20. The assessment (β,μ) in which β1=L, β2=R and μ({M,R})(M)= for any (0,1) is consistent Assessment (βε,με)with the following properties βε1 = (1-ε, ε,(1-)ε) βε2 = (ε,1- ε) με({M,R})(M)=  for all ε As ε→0, (βε,με)→ (β,μ) For ≥1/2, this assessment is also sequentially rational. 1 R L M 2 2 2,2 R L R L 1,1 0,2 0,2 3,1 Back to the motivating example

  21. 1 1 R C L L M 2 R 2 M 2 2 3,3 R 3,3 L R L R L R L 0,0 1,0 5,1 0,1 0,0 1,0 5,1 0,1 Two similar games Game 1 has a sequential equilibrium in which both 1 and 2 play L Game 2 does not support such an equilibrium Game 1 Game 2

  22. Structural consistency • Definition. The belief system in an extensive game is structurally consistent if for each information set I there is a strategic profile with the properties that I is reached with positive probability under and is derived from using Bayes’ rule. • Remark: Note that different strategy profiles may be needed to justify the beliefs at different information sets. • Remark: There is no straightforward relationship between consistency and structural consistency. (β,μ) being consistent is neither sufficient nor necessary for μ to be structurally consistent.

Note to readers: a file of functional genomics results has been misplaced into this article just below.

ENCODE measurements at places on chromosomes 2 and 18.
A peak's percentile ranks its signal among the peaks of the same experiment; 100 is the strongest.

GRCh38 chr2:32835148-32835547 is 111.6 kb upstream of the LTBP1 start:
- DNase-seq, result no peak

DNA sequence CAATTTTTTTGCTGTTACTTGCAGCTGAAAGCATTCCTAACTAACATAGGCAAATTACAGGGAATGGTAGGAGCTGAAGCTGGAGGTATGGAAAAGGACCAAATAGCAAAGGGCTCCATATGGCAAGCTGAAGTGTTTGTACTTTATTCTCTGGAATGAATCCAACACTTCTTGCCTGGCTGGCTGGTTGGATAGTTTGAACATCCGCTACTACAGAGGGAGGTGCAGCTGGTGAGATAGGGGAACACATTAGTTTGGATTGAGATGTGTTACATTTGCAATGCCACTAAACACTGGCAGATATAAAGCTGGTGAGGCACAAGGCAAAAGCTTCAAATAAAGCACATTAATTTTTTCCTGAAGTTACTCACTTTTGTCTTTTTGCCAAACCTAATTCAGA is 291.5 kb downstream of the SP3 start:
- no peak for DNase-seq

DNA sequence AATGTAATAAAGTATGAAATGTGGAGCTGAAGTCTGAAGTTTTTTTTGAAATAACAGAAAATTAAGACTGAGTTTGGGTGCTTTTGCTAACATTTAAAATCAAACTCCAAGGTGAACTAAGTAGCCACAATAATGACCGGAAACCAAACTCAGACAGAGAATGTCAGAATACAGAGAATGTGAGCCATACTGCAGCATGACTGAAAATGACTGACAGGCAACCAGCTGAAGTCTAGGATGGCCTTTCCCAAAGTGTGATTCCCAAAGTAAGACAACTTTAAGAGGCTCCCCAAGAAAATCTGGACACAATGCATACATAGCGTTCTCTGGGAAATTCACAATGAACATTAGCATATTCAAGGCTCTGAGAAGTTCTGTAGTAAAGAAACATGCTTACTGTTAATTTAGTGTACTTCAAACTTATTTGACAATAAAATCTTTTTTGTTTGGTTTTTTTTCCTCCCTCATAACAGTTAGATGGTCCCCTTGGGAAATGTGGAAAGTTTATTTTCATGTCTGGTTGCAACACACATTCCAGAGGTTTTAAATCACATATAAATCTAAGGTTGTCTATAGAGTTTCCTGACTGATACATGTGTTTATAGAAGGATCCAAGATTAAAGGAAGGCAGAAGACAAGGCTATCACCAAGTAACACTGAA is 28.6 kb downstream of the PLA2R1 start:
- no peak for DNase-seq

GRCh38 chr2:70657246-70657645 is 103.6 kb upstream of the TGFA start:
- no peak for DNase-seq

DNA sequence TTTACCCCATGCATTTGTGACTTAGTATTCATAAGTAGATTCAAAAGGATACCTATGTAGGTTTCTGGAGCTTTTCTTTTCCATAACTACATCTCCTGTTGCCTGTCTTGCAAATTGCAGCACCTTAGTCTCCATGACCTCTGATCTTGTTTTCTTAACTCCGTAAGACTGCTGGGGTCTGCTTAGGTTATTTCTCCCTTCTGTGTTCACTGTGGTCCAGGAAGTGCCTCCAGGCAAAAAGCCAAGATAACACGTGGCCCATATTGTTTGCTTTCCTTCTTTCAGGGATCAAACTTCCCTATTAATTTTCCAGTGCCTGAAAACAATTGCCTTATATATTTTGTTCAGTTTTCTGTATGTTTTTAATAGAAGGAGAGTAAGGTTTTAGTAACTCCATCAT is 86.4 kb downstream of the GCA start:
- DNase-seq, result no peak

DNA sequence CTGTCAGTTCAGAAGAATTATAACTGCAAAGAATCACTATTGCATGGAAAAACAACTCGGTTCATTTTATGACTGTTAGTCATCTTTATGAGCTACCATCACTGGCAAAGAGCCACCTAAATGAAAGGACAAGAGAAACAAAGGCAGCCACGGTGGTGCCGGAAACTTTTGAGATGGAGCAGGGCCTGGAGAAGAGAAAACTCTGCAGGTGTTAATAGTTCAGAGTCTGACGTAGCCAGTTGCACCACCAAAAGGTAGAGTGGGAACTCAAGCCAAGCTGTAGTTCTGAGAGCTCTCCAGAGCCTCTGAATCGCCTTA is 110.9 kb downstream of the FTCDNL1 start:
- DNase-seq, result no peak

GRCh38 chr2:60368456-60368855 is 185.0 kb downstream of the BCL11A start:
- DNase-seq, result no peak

23. Signaling games • A signaling game is an extensive game with the following simple form. • Two players, a “sender’ and a “receiver.” • The sender knows the value of an uncertain parameter and then chooses an action m (message) • The receiver observes the message (but not the value of ) and takes an action a. • Each player’s payoff depends upon the value of , the message m, and the action a taken by the receiver.

  24. Signaling games • Two types • Signals are (directly) costly • Signals are directly not costly – cheap talk game

  25. Spence’s education game • Players: worker (1) and firm (2) • 1 has two types: high ability  H with probability p Hand low ability  L with probability p L . • The two types of worker choose education level e H and e L (messages). • The firm also choose a wage w equal to the expectation of the ability • The worker’s payoff is w – e/

  26. Pooling equilibrium • e H = e L = e*  L pH (H - L) • w* = pHH + pLL • Belief: he who chooses a different e is thought with probability one as a low type • Then no type will find it beneficial to deviate. • Hence, a continuum of perfect Bayesian equilibria

  27. Separating equilibrium • e L = 0 • H (H - L) ≥ e H ≥L (H - L) • w H = H and w L = L • Belief: he who chooses a different e is thought with probability one as a low type • Again, a continuum of perfect Bayesian equilibria • Remark: all these (pooling and separating) perfect Bayesian equilibria are sequential equilibria as well.

  28. The signal is costly Single crossing condition holds (i.e., signal is more costly for the low-type than for the high-type) When does signaling work?